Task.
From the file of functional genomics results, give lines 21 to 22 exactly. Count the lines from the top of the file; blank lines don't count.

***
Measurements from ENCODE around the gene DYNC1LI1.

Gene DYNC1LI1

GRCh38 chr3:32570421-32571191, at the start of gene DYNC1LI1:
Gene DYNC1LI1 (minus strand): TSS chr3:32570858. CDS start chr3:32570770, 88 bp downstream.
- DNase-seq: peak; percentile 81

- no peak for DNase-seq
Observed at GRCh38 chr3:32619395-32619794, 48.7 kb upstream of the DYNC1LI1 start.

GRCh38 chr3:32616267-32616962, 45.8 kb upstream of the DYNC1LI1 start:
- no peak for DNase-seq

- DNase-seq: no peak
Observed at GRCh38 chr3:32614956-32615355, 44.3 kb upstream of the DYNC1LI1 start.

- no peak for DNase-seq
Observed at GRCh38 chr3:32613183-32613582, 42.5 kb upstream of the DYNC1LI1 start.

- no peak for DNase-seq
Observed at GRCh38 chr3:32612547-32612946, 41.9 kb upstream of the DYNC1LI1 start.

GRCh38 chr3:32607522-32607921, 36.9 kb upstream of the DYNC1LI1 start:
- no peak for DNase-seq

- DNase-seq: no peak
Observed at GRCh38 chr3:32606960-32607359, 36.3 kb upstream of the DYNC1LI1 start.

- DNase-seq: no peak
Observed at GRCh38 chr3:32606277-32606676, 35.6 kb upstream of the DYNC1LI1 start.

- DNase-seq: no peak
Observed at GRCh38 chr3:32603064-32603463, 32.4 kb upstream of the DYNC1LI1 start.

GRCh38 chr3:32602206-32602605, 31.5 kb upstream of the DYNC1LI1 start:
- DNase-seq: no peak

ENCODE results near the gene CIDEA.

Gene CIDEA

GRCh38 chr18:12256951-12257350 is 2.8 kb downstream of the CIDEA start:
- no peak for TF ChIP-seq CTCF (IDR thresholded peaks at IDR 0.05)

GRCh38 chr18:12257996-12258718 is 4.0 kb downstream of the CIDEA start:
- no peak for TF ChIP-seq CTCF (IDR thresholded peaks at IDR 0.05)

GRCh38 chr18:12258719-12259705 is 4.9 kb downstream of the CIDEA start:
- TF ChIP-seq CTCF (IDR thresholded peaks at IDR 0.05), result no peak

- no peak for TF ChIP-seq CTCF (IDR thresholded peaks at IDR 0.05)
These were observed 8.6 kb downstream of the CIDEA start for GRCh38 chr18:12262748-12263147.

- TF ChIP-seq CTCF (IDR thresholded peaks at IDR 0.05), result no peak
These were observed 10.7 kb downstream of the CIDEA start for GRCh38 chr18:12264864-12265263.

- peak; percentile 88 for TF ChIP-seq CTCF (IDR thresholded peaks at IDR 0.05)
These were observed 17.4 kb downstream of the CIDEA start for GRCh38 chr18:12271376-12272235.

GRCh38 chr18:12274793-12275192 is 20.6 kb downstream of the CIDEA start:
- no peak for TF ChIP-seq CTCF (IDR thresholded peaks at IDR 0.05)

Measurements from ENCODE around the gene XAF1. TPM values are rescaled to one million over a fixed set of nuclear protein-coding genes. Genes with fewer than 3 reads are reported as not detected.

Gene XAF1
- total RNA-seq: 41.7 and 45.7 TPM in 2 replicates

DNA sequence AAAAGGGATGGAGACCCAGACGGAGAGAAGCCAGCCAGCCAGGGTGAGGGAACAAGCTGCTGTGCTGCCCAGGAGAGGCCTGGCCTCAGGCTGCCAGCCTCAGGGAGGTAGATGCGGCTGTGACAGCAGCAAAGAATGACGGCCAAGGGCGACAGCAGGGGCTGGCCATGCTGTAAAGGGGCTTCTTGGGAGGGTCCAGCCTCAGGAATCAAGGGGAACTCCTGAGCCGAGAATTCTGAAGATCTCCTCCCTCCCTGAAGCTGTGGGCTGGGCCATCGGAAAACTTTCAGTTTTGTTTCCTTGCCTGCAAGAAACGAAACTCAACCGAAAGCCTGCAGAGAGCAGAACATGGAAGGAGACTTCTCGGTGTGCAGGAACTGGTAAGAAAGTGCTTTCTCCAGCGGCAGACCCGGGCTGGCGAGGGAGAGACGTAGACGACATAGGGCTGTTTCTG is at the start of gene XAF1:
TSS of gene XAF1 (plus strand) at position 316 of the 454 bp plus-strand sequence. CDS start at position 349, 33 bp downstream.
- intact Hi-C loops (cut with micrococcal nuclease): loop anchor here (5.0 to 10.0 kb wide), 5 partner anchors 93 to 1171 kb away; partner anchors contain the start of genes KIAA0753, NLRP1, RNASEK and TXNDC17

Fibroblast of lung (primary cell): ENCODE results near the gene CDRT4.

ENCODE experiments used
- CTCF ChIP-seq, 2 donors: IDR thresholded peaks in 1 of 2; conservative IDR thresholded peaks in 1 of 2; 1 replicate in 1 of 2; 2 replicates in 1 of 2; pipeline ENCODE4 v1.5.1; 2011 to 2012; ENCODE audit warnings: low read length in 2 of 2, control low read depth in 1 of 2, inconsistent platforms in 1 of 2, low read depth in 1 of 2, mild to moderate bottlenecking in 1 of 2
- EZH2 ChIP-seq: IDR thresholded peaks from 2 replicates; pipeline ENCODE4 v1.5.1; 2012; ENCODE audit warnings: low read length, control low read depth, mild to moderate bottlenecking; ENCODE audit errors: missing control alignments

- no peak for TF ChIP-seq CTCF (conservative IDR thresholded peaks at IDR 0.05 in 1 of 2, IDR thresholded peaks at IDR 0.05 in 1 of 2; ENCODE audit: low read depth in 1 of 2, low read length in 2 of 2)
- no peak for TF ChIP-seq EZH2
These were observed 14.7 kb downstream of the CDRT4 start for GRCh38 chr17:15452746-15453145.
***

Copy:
Observed at GRCh38 chr3:32606277-32606676, 35.6 kb upstream of the DYNC1LI1 start.

- DNase-seq: no peak